For some, a staff retreat is an expense that can be avoided.  This shouldn’t be for as we see in the case above, there are multiple benefits for the organization.

Soldiers in my face!

There are things you don’t easily forget, as in growing up in the shadow of crude men in uniform.  Soldiers of my childhood were a dark and a frightening odd bit, coarse, bullies and devilish. It didn’t take much work before I was decided not to have any affection for their trade. Moreover, that they mostly spoke Swahili, a coastal language unfamiliar closer home and more attributed to kondo (robbers), didn’t help matters.

My memory of my first face-to-face encounter with a soldier goes back to my first roadblock in life. I must have been somewhere about 5.  Heading home, my old man was driving along Gayaza road, and then we were stopped. The men in uniform hoisting rifles shoved him out of the car to do their bit. I couldn’t figure out why, but later I would piece it all together- an attempt had been made on then-President Obote’s life and there was a state of emergency. But the way they went about the search, so crude, left a sour state.

Then came this gangling soldier who finally overthrew the Obote 1 government; after all, he is the one who had helped him seize power. Amin was a towering larger than life character, seemingly genial as he moved about, often dressed in battle camouflage, a pistol visibly hoisted around his belt.  At school, we heard all sorts of stories, about how he could aim that pistol on anybody, including his own! Beneath that deceptive genial smile was a monster of epic proportions. That all came together when one day we heard the father of a classmate,  Peter, called  Ben Kiwanuka, the nation’s first Prime minister, and then Chief Justice had disappeared, never to be seen again. We all remembered that pistol.

The Amin regime was a time for soldiers. They swelled with power and they were all over. If you run into one and dared upset him, then your life was but a toss.

This became obvious once when an aunt of mine picked me up for a holiday away in Mukono.  The Amin regime was always nervous of an attack from its many enemies, especially guerrillas from Tanzania. So roadblocks were a common nuisance as an attempt to smoke out enemies.  Seated in a packed bus on the way to Mukono, just before we approached Jinja Road police station, some soldiers waved and ordered the bus to stop. Then the screening started as they shouted in coarse Swahili. “Kitambulisho  ni  wapi?” (Everyone raise your ID!)”

My primary school had not given us ID. In front of me, I  saw those found without IDs being crudely dragged out and forced on their knees.  A soldier walked up to me.  My 12-year-old knees were now knocking badly. How was I going to explain that I was but a pupil? Should I speak English! But these soldiers I had heard hated English. Then my aunt stepped forward and pleaded my case. “He is my nephew and I am taking him to  my home for the holiday.” The soldier gave me a long and hard look. Finally, with a scowl, he motioned I to resume my seat on the bus. And when the bus finally left, they were about half a dozen passengers left behind, still on their knees and crying for mercy.  I have no idea what became of them, though  I  hear  a lot would end up in nearby Namanve forest in mass graves.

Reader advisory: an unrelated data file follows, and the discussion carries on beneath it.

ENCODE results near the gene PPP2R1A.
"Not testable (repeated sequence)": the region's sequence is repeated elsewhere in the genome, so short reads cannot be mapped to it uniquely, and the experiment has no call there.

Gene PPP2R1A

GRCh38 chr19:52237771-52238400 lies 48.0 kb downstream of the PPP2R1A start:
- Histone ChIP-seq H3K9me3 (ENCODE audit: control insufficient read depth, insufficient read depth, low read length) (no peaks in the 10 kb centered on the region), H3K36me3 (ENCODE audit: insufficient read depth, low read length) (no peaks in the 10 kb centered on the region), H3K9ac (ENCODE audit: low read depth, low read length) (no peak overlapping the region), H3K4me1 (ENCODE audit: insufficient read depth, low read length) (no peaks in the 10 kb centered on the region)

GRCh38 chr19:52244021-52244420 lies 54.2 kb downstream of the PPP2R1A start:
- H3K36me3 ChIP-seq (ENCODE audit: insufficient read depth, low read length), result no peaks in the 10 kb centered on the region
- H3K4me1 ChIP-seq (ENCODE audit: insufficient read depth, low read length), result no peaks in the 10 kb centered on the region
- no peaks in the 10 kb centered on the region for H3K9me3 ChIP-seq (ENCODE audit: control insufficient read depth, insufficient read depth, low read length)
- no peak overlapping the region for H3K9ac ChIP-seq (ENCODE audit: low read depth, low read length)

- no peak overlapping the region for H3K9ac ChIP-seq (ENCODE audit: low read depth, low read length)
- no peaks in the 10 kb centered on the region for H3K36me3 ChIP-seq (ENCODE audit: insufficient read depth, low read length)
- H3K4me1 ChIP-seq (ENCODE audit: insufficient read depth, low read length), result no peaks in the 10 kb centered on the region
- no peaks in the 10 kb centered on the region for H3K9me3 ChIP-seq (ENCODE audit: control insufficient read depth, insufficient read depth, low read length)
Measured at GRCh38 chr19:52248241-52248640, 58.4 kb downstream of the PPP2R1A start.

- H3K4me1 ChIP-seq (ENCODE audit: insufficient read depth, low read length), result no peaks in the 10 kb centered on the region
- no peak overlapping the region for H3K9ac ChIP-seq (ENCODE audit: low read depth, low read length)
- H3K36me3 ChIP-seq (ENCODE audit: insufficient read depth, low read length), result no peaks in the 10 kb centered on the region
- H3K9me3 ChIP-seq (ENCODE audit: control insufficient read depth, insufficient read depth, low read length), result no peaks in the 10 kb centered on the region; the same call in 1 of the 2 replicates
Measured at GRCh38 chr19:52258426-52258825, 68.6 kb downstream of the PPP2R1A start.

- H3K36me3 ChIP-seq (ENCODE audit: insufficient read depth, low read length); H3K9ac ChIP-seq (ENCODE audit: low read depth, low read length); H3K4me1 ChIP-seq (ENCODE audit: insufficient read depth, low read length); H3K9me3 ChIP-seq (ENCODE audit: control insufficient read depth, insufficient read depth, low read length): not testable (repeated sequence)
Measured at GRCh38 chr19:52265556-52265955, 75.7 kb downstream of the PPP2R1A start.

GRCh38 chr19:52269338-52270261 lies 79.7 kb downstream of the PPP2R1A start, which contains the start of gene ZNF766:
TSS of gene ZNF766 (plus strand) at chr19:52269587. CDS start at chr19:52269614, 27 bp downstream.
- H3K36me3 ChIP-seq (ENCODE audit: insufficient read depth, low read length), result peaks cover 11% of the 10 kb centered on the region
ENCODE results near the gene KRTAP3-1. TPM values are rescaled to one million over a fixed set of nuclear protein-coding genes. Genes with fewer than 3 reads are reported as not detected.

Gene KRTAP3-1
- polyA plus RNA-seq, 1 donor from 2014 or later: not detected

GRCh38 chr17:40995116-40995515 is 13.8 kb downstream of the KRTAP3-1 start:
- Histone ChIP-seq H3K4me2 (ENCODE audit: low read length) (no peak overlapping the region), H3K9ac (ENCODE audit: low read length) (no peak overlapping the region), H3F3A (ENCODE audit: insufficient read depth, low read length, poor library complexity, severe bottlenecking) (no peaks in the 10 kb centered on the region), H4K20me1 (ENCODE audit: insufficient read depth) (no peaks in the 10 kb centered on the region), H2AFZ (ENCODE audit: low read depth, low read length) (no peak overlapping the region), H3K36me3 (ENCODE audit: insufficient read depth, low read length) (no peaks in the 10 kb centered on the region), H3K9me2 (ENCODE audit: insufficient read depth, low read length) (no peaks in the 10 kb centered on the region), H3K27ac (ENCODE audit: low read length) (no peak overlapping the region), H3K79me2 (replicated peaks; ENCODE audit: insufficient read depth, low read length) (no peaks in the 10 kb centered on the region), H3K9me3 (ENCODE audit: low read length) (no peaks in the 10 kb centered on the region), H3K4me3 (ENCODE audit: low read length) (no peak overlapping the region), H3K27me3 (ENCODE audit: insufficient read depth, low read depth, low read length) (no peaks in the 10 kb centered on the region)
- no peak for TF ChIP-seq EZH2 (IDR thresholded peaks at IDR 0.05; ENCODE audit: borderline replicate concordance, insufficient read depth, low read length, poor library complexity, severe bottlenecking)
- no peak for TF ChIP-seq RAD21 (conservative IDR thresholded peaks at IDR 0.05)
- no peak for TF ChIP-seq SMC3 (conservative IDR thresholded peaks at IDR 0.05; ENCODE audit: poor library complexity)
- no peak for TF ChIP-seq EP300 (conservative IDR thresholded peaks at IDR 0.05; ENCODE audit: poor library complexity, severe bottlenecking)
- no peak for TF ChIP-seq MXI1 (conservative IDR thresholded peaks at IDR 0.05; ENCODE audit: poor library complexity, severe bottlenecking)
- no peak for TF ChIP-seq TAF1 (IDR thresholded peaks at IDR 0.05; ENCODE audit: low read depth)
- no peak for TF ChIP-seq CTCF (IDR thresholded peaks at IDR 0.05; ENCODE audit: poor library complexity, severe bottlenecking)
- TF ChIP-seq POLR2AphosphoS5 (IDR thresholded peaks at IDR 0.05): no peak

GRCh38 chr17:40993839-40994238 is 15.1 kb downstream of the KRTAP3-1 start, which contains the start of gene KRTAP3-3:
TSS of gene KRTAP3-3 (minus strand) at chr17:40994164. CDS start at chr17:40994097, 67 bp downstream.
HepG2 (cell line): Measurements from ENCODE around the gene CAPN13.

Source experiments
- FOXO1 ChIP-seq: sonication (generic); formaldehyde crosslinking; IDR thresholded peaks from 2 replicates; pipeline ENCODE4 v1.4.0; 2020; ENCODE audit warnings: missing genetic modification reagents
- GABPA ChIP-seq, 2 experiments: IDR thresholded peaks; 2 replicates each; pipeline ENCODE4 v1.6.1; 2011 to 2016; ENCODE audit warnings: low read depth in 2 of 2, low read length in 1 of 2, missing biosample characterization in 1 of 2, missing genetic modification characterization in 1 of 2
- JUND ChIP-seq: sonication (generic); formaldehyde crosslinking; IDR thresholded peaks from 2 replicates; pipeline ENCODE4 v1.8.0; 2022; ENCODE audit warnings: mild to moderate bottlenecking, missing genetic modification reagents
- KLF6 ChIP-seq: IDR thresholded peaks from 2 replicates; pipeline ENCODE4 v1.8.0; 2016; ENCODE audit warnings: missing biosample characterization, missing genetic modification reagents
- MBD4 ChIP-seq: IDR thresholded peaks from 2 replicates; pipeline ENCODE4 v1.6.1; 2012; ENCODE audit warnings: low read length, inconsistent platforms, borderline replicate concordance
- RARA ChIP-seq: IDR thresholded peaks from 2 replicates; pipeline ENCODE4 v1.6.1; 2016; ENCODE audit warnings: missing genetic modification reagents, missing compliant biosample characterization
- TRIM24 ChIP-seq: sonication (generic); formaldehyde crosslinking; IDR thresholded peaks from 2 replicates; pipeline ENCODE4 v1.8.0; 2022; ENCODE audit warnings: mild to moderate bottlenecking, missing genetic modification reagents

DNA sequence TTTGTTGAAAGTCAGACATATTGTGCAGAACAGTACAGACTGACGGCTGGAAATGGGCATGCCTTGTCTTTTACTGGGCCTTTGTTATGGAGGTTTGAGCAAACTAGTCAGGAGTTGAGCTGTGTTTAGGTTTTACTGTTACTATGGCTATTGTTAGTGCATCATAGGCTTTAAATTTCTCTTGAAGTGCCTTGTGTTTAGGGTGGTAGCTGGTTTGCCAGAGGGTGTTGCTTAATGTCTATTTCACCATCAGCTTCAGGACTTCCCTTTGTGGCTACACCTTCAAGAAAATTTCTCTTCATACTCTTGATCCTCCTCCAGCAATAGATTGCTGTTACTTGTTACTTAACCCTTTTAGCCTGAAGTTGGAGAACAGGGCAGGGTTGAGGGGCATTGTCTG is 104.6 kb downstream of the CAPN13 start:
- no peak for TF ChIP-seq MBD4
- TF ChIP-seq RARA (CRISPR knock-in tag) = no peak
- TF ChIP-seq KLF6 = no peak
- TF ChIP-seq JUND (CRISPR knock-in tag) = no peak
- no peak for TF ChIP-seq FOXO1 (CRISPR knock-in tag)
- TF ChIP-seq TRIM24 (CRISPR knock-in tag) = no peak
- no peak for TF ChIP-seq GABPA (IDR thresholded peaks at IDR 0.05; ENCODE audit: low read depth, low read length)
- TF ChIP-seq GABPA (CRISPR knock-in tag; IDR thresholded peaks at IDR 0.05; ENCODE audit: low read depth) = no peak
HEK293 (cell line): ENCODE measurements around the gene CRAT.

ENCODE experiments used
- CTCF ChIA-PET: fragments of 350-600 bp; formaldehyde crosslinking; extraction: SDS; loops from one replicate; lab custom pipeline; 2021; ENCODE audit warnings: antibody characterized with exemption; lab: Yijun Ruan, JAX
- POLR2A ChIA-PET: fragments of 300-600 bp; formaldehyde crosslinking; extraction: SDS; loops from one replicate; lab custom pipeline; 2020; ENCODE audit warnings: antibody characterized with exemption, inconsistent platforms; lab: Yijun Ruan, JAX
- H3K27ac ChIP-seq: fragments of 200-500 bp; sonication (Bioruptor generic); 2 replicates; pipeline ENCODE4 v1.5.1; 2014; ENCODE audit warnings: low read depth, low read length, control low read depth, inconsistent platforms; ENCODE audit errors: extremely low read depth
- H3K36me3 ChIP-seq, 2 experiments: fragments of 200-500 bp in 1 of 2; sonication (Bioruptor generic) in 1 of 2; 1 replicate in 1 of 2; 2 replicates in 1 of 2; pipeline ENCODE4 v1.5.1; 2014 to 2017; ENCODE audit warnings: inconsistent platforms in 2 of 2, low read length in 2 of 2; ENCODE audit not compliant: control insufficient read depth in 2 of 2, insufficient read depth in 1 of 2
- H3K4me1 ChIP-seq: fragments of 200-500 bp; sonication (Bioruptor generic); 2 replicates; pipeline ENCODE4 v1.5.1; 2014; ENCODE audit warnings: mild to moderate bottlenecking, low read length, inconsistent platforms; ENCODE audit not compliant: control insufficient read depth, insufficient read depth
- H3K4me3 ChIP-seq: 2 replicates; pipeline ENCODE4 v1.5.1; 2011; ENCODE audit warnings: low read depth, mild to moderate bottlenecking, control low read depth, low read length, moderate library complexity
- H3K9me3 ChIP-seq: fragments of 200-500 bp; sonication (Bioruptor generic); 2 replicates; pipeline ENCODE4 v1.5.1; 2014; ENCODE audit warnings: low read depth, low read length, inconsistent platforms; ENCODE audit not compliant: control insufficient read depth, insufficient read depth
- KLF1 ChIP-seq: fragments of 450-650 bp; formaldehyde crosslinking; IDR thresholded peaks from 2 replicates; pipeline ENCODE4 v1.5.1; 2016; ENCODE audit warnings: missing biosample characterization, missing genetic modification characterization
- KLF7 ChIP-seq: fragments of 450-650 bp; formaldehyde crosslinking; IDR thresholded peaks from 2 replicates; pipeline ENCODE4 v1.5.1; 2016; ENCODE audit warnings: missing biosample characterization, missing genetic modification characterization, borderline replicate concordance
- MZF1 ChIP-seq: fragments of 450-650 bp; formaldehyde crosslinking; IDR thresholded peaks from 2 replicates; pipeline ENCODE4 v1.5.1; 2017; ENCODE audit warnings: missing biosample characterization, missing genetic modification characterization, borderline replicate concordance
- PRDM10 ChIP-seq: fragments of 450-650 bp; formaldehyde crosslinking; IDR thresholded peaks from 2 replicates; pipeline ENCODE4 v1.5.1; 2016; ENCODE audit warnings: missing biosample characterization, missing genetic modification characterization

The children of soldiers I studied with could be just as terrifying. One who joined us in the middle of a school term, at Savio Junior, was said to be the son of Vice President General Mustapha Adirisi.  He was a far bigger boy than most of us.  In class he seemed absent-minded, perhaps regretting the cozy life he had left behind at home. He had been allowed to come with a  long suitcase full of sweets and goodies, unlike most of us  One hungry boy made quick friends with him. But he was mostly alone, brooding.  Then one day a jeep full of soldiers came and picked him up, after an incident that seemed like an attempted kidnap. It seemed the school had been on tension with him around and there was visible relief with him gone.

And then in secondary, at St Henry’s College Kitovu, there was this son of a General, with some of Amin looks, clearly from his region.  He walked swelling with power.  One day he found us kids in the dining mess not respecting the queue. Suddenly without warning, he pulled out his belt. He started whipping us kids into line, as helpless teachers looked on.  He was the son of a General.

There is a scene I would never forget. Once the Amin regime fell, I jumped up and rushed to the city center to join in the looting, against the protestation of my parents.  On the way to the Industrial area,  where  I was told cartons of goodies reserved for soldiers lay waiting, I  saw a mountain of corpses of soldiers killed in the fighting.  Their dark and mangled bodies were piled all over each other, covering the lush green of the Kampala golf course.  I eyed there once and something hit me. The power of soldiers was gone.

That fleeting joy did not last long. There is an episode that shook me to the core in the days that followed,  now under  Obote 2  regime.  Once I picked up a ride in a pickup of an officer, for reasons I vaguely recall. I was at the back enjoying the breeze with the officer’s armed guard. As we drove up towards Makerere hill, past the  Law Development Center, a matatu taxi in front of us lost control,  forcing our pickup to run into it. It screeched to a stop.

All passengers jumped out, glad we all had luckily survived. But not the armed soldier. Simply, he cocked his gun and went straight for the driver of the matatu. He aimed and shot. To this day I still see the poor driver fighting for his life, blood spurting everywhere, like a chicken with a slit neck.

When I joined Budo for A’level there was a case of a son of a General, linked to Oyite Ojok, the Army Chief of Staff. He looked a bit moody, just like the Mustapha Adirisi chap. Once he run into a classmate, he assumed was from Amin’s region, and suspected had had a hand in once causing the misery of his benefactor. Feeling the power, the soldier’s boy tried to settle matters in school with savage blows. But the genteel Budo community around calmed him. You could see how disappointed he was.